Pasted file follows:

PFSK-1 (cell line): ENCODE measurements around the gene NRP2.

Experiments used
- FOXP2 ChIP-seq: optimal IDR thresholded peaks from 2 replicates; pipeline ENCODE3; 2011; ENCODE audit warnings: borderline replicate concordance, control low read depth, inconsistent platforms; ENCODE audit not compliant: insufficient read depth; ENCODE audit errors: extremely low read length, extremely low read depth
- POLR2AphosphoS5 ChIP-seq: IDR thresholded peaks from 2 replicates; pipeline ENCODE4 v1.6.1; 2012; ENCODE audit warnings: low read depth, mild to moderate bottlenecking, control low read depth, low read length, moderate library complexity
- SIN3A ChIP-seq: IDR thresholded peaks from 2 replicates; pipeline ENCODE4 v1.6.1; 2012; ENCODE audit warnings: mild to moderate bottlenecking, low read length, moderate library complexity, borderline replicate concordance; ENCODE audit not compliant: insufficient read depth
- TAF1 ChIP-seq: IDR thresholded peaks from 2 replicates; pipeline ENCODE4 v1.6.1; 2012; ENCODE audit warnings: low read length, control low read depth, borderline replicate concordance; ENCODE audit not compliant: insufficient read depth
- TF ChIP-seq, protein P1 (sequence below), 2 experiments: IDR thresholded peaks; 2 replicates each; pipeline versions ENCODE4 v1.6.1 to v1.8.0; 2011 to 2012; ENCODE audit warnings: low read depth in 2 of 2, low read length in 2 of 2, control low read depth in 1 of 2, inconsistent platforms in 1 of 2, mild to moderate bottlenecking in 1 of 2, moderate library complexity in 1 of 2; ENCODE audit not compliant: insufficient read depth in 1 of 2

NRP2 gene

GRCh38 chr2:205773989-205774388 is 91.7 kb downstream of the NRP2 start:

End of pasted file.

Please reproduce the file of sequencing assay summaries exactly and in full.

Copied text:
PFSK-1 (cell line): ENCODE measurements around the gene NRP2.

Experiments used
- FOXP2 ChIP-seq: optimal IDR thresholded peaks from 2 replicates; pipeline ENCODE3; 2011; ENCODE audit warnings: borderline replicate concordance, control low read depth, inconsistent platforms; ENCODE audit not compliant: insufficient read depth; ENCODE audit errors: extremely low read length, extremely low read depth
- POLR2AphosphoS5 ChIP-seq: IDR thresholded peaks from 2 replicates; pipeline ENCODE4 v1.6.1; 2012; ENCODE audit warnings: low read depth, mild to moderate bottlenecking, control low read depth, low read length, moderate library complexity
- SIN3A ChIP-seq: IDR thresholded peaks from 2 replicates; pipeline ENCODE4 v1.6.1; 2012; ENCODE audit warnings: mild to moderate bottlenecking, low read length, moderate library complexity, borderline replicate concordance; ENCODE audit not compliant: insufficient read depth
- TAF1 ChIP-seq: IDR thresholded peaks from 2 replicates; pipeline ENCODE4 v1.6.1; 2012; ENCODE audit warnings: low read length, control low read depth, borderline replicate concordance; ENCODE audit not compliant: insufficient read depth
- TF ChIP-seq, protein P1 (sequence below), 2 experiments: IDR thresholded peaks; 2 replicates each; pipeline versions ENCODE4 v1.6.1 to v1.8.0; 2011 to 2012; ENCODE audit warnings: low read depth in 2 of 2, low read length in 2 of 2, control low read depth in 1 of 2, inconsistent platforms in 1 of 2, mild to moderate bottlenecking in 1 of 2, moderate library complexity in 1 of 2; ENCODE audit not compliant: insufficient read depth in 1 of 2

NRP2 gene

GRCh38 chr2:205773989-205774388 is 91.7 kb downstream of the NRP2 start: